A single read actually reads an entire row (usually something like 2 or 4kbits) at once, selected by the Row Access Strobe (RAS), addressed to one bank. But you're not done yet, all this data is still within the DRAM chip.
What data you select from this row depends on how you use the Column Access Strobe(CAS), the DRAM generation, and how you initialised it. To get 64 bits on a x8 wide device, you'd use a burst length of 8, on most modern (DDR-n) SDRAMs, which are aimed at systems with cache memories, so that the burst length is aligned with the L1 cache line size.
Access patterns supplying all 2kbits require Page Mode, where repeated CAS strobes keep supplying successive data until either a Burst Terminate or Precharge command. Page Mode, unfortunately, hasn't been seen in years (outside of special graphics memory devices which may or may not still exist).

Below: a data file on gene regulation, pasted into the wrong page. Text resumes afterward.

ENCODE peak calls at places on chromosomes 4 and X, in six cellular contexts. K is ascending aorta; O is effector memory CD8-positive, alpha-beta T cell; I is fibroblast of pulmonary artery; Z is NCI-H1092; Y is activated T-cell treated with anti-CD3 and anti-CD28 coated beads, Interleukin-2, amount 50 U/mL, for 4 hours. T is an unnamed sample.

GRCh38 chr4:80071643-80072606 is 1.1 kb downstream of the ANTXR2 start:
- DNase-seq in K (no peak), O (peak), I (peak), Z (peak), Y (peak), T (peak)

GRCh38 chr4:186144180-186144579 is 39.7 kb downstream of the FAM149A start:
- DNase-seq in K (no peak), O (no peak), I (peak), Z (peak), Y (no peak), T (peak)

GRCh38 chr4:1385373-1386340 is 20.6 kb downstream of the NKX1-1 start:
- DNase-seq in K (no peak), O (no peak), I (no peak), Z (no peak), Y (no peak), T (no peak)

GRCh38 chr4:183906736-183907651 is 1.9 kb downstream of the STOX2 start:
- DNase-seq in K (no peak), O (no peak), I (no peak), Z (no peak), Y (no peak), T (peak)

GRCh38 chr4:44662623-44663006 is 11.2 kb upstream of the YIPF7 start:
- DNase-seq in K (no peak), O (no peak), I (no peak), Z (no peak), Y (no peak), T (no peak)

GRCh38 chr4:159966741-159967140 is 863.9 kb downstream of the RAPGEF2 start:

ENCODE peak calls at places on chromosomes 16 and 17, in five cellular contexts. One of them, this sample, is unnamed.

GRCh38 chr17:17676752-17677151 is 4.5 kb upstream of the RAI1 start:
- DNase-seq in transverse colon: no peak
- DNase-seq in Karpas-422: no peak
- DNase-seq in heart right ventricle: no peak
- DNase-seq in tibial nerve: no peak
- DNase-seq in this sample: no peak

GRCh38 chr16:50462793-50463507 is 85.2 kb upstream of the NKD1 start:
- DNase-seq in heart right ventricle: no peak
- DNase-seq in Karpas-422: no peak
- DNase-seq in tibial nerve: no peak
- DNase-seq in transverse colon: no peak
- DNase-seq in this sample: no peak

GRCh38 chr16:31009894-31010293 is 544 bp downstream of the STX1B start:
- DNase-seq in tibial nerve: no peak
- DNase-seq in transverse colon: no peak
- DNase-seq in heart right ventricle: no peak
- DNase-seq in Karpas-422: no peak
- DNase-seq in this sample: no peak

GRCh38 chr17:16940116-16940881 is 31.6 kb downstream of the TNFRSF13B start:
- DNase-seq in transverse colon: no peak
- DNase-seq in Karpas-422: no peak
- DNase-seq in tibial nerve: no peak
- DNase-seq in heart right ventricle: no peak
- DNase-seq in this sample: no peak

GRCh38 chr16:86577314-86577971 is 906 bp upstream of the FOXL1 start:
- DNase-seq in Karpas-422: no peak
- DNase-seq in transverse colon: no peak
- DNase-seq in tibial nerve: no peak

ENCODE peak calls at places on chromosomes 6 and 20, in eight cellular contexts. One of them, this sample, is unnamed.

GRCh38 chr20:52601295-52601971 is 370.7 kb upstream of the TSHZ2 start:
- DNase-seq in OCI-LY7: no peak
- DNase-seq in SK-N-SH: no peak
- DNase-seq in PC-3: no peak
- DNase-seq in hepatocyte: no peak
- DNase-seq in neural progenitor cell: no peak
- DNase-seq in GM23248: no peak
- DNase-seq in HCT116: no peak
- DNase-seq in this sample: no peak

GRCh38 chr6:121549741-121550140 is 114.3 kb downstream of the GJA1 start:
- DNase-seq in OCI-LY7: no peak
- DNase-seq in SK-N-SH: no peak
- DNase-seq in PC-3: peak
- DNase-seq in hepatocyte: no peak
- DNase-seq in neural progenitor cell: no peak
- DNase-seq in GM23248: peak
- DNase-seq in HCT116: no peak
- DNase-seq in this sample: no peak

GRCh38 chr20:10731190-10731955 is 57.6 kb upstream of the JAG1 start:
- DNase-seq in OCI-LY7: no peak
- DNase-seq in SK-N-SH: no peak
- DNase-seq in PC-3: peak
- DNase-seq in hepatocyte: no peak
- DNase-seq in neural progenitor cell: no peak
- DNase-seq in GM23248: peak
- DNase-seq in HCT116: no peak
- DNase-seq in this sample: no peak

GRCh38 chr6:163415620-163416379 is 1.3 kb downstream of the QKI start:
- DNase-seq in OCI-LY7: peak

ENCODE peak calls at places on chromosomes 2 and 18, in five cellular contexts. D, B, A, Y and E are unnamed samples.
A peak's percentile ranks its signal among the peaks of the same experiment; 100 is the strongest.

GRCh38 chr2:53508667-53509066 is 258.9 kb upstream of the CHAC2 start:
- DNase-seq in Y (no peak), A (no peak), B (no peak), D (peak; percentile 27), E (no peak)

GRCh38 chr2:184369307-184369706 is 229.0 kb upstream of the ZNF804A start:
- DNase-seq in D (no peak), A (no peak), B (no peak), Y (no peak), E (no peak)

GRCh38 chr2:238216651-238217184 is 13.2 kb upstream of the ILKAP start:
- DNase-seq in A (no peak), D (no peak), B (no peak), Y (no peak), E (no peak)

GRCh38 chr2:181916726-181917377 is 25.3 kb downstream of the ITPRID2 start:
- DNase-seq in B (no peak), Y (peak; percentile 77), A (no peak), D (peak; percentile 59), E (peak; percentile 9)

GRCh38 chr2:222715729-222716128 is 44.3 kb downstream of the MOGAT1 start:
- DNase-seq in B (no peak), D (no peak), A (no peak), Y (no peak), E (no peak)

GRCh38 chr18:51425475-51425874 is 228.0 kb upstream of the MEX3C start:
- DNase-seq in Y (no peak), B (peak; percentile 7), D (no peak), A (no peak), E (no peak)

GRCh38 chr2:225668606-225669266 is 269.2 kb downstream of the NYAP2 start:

I think the last DRAM generation to support Page Mode was (SDR) SDRAM circa 2000, and it was dropped with the first (or maybe second) DDR generation. Which is a pity, because Page Mode was great for streaming vast amounts of data through a custom processor on an FPGA. (You can mimic Page Mode via a carefully timed sequence of short bursts, but it's much less convenient)
Banks come in by allowing multiple Row accesses (max. one per bank) to be in progress at once. Having accessed a row in one bank, you can leave it open (for a while, like 8 ms or one refresh period) while also accessing a row in another bank. Which is great for allowing things like copying data from one array to another (perhaps via some intermediate processing stage) by reading from one (or more) banks and writing to another.